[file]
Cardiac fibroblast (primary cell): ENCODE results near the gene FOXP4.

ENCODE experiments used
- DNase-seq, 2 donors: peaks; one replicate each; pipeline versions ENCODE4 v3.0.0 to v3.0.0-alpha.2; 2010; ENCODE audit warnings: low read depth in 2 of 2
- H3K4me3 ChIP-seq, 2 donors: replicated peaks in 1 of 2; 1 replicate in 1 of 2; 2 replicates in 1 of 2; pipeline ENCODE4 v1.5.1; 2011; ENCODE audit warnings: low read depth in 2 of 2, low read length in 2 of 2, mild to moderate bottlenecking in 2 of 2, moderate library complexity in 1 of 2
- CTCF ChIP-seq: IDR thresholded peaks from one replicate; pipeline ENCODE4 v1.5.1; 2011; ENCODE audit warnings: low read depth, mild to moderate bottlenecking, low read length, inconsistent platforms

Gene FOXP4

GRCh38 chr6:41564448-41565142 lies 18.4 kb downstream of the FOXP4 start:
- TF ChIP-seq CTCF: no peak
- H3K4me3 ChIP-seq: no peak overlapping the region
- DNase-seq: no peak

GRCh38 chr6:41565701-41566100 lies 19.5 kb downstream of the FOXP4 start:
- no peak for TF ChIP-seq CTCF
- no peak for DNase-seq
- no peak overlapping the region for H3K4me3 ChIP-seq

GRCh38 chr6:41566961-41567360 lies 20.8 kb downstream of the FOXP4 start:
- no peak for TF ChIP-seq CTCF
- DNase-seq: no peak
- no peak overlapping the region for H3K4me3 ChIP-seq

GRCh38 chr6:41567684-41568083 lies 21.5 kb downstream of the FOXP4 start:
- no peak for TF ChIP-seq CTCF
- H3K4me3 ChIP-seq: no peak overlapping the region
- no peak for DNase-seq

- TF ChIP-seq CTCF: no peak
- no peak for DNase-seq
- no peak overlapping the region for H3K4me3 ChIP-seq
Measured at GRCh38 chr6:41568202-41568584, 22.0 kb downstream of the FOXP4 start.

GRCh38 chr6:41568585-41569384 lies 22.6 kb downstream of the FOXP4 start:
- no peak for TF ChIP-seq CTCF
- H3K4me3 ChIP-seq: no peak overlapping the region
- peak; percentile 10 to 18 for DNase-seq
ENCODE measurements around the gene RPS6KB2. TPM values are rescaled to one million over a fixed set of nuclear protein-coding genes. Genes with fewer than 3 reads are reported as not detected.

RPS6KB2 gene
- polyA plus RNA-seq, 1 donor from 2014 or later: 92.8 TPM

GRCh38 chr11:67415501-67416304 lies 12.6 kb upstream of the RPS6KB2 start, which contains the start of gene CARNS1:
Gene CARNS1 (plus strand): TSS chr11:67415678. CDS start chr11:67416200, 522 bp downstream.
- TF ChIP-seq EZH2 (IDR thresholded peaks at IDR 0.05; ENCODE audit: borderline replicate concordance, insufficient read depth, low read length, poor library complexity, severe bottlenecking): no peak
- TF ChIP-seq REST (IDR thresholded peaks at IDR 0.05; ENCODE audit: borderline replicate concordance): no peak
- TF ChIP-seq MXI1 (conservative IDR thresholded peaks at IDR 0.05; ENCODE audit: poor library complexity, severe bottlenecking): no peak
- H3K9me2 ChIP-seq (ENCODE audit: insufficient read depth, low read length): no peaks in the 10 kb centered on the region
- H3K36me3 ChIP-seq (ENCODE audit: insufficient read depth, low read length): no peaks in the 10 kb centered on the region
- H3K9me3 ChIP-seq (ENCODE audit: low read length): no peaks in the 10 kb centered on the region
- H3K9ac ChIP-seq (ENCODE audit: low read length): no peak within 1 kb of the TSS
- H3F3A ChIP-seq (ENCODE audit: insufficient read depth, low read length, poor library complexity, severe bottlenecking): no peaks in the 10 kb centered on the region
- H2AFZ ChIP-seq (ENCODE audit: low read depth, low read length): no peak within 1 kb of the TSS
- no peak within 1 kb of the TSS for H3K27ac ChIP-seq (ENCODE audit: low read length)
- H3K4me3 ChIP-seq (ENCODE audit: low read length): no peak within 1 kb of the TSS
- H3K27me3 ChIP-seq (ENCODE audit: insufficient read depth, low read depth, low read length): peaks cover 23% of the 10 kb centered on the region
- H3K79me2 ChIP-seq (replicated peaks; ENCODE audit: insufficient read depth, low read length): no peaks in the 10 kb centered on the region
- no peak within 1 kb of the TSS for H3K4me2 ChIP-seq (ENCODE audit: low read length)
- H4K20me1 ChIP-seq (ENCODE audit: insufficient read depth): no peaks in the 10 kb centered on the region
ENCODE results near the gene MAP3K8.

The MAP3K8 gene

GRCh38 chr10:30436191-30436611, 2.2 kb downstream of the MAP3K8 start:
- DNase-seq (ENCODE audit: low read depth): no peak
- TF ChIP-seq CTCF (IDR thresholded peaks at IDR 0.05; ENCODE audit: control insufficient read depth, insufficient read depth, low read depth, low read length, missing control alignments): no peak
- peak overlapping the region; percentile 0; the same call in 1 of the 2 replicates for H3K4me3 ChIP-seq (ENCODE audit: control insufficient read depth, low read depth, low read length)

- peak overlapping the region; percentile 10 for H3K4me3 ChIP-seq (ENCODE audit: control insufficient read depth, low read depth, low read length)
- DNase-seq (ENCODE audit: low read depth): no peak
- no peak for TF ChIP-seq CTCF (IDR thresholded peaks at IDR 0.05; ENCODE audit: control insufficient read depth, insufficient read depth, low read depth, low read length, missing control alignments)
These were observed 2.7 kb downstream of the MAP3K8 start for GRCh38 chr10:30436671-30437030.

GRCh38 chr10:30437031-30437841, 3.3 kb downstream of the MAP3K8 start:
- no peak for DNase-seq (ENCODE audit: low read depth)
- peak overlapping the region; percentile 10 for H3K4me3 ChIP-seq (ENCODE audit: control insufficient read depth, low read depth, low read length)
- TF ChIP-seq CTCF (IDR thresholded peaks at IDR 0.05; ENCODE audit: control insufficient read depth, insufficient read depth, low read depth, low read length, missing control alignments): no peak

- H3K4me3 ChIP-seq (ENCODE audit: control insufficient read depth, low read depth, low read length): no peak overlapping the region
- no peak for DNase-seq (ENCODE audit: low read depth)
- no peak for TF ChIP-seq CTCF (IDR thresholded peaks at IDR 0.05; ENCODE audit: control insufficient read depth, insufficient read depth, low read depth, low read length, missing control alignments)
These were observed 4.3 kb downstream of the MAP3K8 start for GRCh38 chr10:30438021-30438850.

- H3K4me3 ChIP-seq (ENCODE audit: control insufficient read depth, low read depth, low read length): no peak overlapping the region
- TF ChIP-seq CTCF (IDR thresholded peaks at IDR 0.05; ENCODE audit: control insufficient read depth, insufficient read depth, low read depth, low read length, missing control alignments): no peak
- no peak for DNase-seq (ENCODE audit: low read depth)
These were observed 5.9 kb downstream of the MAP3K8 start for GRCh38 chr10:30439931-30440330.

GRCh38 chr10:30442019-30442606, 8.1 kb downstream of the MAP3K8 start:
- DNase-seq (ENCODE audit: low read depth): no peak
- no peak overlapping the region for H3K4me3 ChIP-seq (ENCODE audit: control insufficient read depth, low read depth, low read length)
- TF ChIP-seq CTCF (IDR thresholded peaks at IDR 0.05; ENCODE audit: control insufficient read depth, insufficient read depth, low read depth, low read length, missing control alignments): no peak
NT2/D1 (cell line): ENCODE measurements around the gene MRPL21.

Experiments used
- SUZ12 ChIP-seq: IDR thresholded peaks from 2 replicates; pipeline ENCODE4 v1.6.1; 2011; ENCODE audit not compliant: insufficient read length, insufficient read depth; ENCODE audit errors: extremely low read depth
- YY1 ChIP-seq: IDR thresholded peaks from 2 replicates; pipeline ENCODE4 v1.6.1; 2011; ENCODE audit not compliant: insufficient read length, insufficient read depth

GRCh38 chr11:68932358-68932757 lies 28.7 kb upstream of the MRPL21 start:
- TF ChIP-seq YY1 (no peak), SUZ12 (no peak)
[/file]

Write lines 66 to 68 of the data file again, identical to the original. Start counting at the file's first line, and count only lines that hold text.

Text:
- no peak for DNase-seq (ENCODE audit: low read depth)
- no peak for TF ChIP-seq CTCF (IDR thresholded peaks at IDR 0.05; ENCODE audit: control insufficient read depth, insufficient read depth, low read depth, low read length, missing control alignments)
These were observed 4.3 kb downstream of the MAP3K8 start for GRCh38 chr10:30438021-30438850.